Understanding Male Infertility: Breaking the Misconceptions

In this video, board-certified urologist Dr. Veruca discusses the importance of considering male factors in infertility. He emphasizes the misconception that infertility issues are solely the wife’s problem and highlights that about half of couples dealing with infertility have a male factor component. He encourages men to seek medical help without feeling less virile or masculine. Dr. Veruca explains that various factors can contribute to male infertility, including medication use, age, drug use, smoking, and anatomical issues. He discusses the diagnostic process, treatments available for couples, and alternative options like intrauterine insemination (IUI) and in vitro fertilization (IVF) provided by fertility specialists.

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Key Insights:

  • Historically, infertility was often seen as the wife’s problem, but there is now an understanding that male factor infertility plays a significant role.
  • Many men feel hesitant to seek help, but infertility is a medical condition and does not reflect their masculinity.
  • Possible causes of male infertility include medications, age, drug use, smoking, anatomical issues, and varicocele.
  • Diagnosis involves a questionnaire, physical examination, semen analysis, blood work, and sometimes ultrasounds.
  • The most common issue is sub-optimal sperm production, while a zero sperm count can be caused by missing ducts, genetic disorders, cancer treatment, or infections.
  • Treatment options vary depending on the cause and may include hormonal medications, surgery to correct varicoceles, or procedures to extract sperm directly from the testicles.
  • Success rates for improving sperm production range from 50-70%, with varicocele correction and hormonal management showing higher success rates.
  • For cases where male factor infertility cannot be resolved, fertility specialists may offer treatments such as intrauterine insemination (IUI) or in vitro fertilization (IVF) to bypass the issue and increase the chances of pregnancy.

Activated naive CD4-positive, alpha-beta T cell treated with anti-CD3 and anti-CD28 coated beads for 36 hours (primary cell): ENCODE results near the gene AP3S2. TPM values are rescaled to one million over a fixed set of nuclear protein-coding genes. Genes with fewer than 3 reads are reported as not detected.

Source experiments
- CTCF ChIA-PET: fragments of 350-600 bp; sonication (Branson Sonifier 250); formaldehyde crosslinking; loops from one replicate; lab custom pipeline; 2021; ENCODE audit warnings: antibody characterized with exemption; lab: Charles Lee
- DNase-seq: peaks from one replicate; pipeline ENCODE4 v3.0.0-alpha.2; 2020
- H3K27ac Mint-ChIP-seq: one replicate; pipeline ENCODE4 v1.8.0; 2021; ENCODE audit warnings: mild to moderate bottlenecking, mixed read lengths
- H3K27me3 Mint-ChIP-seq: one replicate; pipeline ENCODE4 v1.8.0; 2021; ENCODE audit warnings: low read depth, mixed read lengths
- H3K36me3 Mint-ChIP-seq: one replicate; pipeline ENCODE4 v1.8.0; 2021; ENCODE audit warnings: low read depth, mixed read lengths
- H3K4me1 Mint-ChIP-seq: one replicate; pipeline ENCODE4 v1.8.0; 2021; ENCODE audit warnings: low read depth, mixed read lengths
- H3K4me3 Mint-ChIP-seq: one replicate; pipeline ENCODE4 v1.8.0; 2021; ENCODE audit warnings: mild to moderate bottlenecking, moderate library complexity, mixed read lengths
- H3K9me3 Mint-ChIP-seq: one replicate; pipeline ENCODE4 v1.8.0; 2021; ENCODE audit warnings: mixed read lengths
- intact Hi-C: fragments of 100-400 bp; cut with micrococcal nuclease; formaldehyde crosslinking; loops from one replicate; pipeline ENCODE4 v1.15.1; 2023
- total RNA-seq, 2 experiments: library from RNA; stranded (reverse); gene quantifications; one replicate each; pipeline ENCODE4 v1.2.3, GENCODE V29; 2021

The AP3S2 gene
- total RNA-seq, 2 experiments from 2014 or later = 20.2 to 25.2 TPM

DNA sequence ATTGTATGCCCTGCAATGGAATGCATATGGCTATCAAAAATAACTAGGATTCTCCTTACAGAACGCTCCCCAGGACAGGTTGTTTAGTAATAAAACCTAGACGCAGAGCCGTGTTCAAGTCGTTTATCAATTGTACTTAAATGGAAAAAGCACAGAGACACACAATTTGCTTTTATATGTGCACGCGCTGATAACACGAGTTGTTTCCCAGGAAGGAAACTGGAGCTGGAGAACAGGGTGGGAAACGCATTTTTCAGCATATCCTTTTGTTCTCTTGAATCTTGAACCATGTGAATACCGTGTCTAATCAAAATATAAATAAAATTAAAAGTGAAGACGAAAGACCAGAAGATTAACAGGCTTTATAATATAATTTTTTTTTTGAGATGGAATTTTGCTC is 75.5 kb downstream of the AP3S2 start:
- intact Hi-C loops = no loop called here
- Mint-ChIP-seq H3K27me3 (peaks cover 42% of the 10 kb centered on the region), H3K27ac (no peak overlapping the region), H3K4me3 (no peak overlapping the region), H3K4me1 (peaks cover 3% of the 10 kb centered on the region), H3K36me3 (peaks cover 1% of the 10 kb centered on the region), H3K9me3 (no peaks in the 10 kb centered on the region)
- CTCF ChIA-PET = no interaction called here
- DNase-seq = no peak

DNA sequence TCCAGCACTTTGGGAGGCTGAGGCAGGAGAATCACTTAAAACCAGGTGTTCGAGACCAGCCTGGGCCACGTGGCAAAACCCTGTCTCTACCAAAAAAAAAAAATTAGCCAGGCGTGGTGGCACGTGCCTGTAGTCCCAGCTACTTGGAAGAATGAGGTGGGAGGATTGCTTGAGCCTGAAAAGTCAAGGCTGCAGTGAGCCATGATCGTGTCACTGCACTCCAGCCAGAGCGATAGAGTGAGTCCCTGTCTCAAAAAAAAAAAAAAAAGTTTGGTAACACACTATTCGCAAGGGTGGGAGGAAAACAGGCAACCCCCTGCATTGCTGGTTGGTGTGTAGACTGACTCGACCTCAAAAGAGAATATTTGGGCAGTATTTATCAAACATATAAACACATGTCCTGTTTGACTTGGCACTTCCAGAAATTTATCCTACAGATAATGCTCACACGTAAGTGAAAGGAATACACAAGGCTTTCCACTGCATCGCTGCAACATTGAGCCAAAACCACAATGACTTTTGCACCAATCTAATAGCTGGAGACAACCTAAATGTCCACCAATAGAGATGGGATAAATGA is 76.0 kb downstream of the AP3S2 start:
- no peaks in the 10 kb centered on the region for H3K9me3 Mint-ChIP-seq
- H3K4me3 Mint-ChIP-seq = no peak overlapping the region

Hello everyone, I am Renatha, and this is board-certified urologist Dr. Veruca. He helps couples trying to get pregnant, from couples that want to take a pass on it.

What do they need to know when it comes to the male side of things? Historically, if we looked at couples who were dealing with infertility, everybody would always look at the wife and say that this is the wife’s problem, and the woman is the issue. And that is very far from the truth. One of the things that we’ve learned is that if half of couples who are dealing with this issue, there is a male factor component. And so our objective is to break this misconception that men are also playing a role in this, and we need to be looking at it.

Do you often see couples together, or is it usually just the man who comes to see you?

And have they already seen fertility specialists by that point? They’ve usually been seen by the female partners‘ doctors. Very often, the male partner will come in alone. When the male partner does come in with the female partner, you have kind of the sheepish guy who’s kind of sitting with his head down, and they feel kind of less virile and less macho. And they don’t need to feel like that. This is a medical condition. This has nothing to do with them being a man. Men should be comfortable. You know, we’re here, we’re here to help.

But when it comes to male infertility, what can be the causes?

There are a few different things that can cause it. In some people, it could be related to some of the medications that they may take. They could be age-related. Certainly, people who are using drugs, you know, marijuana, certain other drugs can cause it. Smoking can cause this. There are anatomical issues that can cause it. There’s a wide variety of things, and it’s really our job to figure this out.

So, how do you go about making a diagnosis? As a patient comes in, usually, we’ll do a questionnaire. We’ll speak to them very in-depth. We’ll do a long physical examination on them, and then we’ll have them give us a semen analysis. We’ll do some blood work, and then some people will do some ultrasounds to kind of take a look. And within that, that then leads us to help make a diagnosis.